Buoyancy
Name: Alan H.
Status: educator
Age: 20s
Location: N/A
Country: N/A
Date: 20002001
Question:
Weights of floating objects
 If you put an object in a tub of water and the object floats, the object
is supported isn't it? So, when you're in a bath for instance you feel
supported.
 Does this mean then, that if you're weighing an object with a
fishingtype scale (ie. one which has its spring pulled downwards by the
object being weighed), and then continue to weigh it once it's being
supported by the water, the measured weight will be less?
 IF this is the case.
 Does this mean that if I add a 200g object to a 2kg tub of water, the
weight (as measured on a scale underneath the tub of water), will be less
than 2.2kg?
I'm sure that can't be the case, but can't really see where the flaw is.
Maybe some confusion re weight/mass. Or re different methods of weighing.
Or perhaps a fishtypeweighing of an object doesn't actually give a lower
weight once it's floating. Or maybe it's something to do with specific
gravity?
Replies:
Alan:
Congratulations on recognizing that a result is flawed, even though you may
not have at your fingertips WHY the answer is unreasonable. The ability to
do such "thought" experiments and predict the anticipated necessary result
is a strategy frequently used by practicing scientists, but difficult to
teach to students  at any level. Here is the resolution of your paradox:
First, a matter of definitions: strictly speaking, WEIGHT is a force and
MASS is the quantity of matter present. These are related by the equation:
Weight=Mass*g, where 'g' is the acceleration of gravity. This is basically
Newton's Law: Force = Mass x Acceleration. Since 'g' is very nearly the same
everywhere on the earth we use the kilogram both as a unit of Mass and as a
unit of Weight. Not strictly correct, but O.K. for most cases. So if you
have the same object and "weigh" it at various places on the earth, that
same MASS will have different weights, because the acceleration of gravity
varies a little bit from place to place on the earth.
Now to your question: If you have a bucket of water weighing (i.e. with a
mass of) 2 kg weighed in air, and add an object having a mass of 0.2 kg,
also weighed in air, the total mass is 2.2 kg.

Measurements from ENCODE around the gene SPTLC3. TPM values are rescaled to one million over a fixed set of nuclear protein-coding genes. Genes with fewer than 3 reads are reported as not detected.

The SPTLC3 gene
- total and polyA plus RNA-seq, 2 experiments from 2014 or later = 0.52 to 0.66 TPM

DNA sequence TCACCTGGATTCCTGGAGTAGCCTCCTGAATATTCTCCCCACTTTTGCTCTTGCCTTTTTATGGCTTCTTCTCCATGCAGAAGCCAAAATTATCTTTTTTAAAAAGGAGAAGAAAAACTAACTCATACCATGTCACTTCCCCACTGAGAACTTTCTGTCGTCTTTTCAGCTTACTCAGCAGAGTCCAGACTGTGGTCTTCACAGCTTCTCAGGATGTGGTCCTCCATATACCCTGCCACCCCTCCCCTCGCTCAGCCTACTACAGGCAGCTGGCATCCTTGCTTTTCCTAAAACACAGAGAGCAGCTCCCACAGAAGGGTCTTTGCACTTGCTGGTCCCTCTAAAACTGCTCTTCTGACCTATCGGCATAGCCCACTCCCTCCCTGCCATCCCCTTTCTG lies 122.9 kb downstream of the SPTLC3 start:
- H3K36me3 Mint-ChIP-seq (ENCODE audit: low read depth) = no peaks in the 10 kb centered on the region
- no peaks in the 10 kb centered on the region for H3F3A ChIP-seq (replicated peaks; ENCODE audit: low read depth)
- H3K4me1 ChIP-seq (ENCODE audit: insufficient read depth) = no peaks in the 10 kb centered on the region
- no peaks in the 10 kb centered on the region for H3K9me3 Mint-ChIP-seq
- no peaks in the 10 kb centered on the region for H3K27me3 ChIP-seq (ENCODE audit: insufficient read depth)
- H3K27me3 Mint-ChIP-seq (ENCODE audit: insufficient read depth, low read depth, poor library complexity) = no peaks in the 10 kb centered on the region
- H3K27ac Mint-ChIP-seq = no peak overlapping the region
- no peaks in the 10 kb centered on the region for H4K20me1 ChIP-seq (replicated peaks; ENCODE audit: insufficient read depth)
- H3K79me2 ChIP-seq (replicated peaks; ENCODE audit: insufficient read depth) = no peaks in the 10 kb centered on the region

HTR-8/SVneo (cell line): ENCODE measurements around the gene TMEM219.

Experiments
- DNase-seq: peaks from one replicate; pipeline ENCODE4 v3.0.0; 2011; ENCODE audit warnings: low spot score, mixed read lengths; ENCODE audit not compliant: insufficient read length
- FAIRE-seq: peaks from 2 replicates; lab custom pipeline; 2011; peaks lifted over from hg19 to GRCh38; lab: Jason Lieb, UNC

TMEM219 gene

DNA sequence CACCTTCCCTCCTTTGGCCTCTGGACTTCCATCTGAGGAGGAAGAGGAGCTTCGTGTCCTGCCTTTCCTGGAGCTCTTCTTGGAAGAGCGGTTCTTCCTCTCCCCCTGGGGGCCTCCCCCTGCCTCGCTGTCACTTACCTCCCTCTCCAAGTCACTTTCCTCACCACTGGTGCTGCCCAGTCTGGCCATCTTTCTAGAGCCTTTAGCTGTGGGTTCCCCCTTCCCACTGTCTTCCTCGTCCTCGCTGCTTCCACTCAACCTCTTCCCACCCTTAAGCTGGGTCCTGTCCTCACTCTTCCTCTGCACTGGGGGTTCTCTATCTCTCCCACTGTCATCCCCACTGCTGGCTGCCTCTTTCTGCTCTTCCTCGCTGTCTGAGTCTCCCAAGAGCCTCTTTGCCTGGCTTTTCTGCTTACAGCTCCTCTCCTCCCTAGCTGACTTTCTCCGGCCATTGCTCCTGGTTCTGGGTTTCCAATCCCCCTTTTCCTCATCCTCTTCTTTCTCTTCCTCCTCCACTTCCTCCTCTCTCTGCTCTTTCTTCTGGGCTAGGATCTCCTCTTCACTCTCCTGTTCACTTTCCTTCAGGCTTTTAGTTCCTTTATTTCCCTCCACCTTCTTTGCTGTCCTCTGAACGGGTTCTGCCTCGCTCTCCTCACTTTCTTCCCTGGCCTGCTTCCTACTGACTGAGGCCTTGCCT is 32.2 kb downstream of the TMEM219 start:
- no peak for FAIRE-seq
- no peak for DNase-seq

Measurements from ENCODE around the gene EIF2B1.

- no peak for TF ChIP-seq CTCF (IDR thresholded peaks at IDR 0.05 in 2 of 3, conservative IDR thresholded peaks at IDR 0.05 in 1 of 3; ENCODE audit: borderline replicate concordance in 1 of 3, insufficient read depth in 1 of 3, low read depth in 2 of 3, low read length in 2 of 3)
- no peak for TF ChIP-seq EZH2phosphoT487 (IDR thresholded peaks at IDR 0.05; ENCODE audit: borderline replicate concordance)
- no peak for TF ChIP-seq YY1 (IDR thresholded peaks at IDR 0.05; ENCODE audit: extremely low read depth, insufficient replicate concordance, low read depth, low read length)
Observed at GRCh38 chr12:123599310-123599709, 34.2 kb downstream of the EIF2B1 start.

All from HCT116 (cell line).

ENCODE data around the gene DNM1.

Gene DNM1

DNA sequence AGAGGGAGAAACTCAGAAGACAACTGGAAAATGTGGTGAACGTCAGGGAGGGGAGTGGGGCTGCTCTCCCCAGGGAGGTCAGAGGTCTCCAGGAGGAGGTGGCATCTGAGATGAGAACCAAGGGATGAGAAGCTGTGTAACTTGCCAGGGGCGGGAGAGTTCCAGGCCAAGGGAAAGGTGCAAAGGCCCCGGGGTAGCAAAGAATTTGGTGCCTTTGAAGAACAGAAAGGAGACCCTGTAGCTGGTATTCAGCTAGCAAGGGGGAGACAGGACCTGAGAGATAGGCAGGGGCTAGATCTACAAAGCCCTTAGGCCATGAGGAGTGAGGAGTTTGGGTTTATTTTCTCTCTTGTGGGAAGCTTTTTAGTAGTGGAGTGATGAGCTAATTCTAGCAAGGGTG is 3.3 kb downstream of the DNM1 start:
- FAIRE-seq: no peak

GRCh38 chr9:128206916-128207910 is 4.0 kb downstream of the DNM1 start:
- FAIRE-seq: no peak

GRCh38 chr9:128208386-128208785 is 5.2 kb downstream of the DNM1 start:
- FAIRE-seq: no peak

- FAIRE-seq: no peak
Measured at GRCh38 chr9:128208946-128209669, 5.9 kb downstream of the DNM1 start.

Next, take your 0.2 kg object (as weighed in air) and submerge it completely
in the bucket of water. Now, when you weigh the object, it will weigh less
than 0.2 kg. [of course, we assume no overflow etc.] The reason is
Archimedes principle which states that when an object is submerged in a
fluid, the object is buoyed UP by a force numerically equal to the mass of
that volume of fluid displaced by the submerged object. Consequently, the
weight of the object under water is less than its weight in air by an amount
Volume(object) *Density(water).
Weighing an object in and out of a fluid, say water, is a standard method
for determining the mass of objects. It does not depend upon the shape or
geometry of the object.
Even when precisely weighing an object in air, there is a small, but
nonnegligible bouncy correction that must be made to account for the volume
of air displaced by the object being weighed. You can find this "bouncy
correction" discussed in most any introductory text on Quantitative
Analysis.
Vince Calder
You intuition is correct, it would weigh 2.2 kg. The concept here is that
of a
closed system. The apparent mass of the object would be less, but the
total mass of
the system as measured from some outside vantage point would be unchanged.
Larry Krengel
Alan,
Let us transfer the concept of "support" to a slightly different picture:
Imagine that you are using a scale to measure the weight of a bag of puppy
chow. You have a big dog, so when the bag is resting fully on the scale
it weighs
50 lbs. Now, you also stand on the scale and the scales read your weight + 50 lbs
because you are both on the scales.
Now you "support" the bag by picking it up. The scales read the same weight as
before (your weight + 50 lbs) because it is supporting the full weight.
Now find a second scale and place it near the first one. Place the puppy chow
on one and stand on the other. Add the two weights and you get your wt +50 lbs.
Reach over and pull up on the bag of puppy chow. The reading of the scale you are
standing on increases while the reading of the other scale decreases but
the TOTAL of the two readings stays the same.
By "supporting" the bag you are simply moving the point of support against
gravity from one location to another. The same is true for things supported by
water. The total weight stays the same.
Greg Bradburn
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Update: June 2012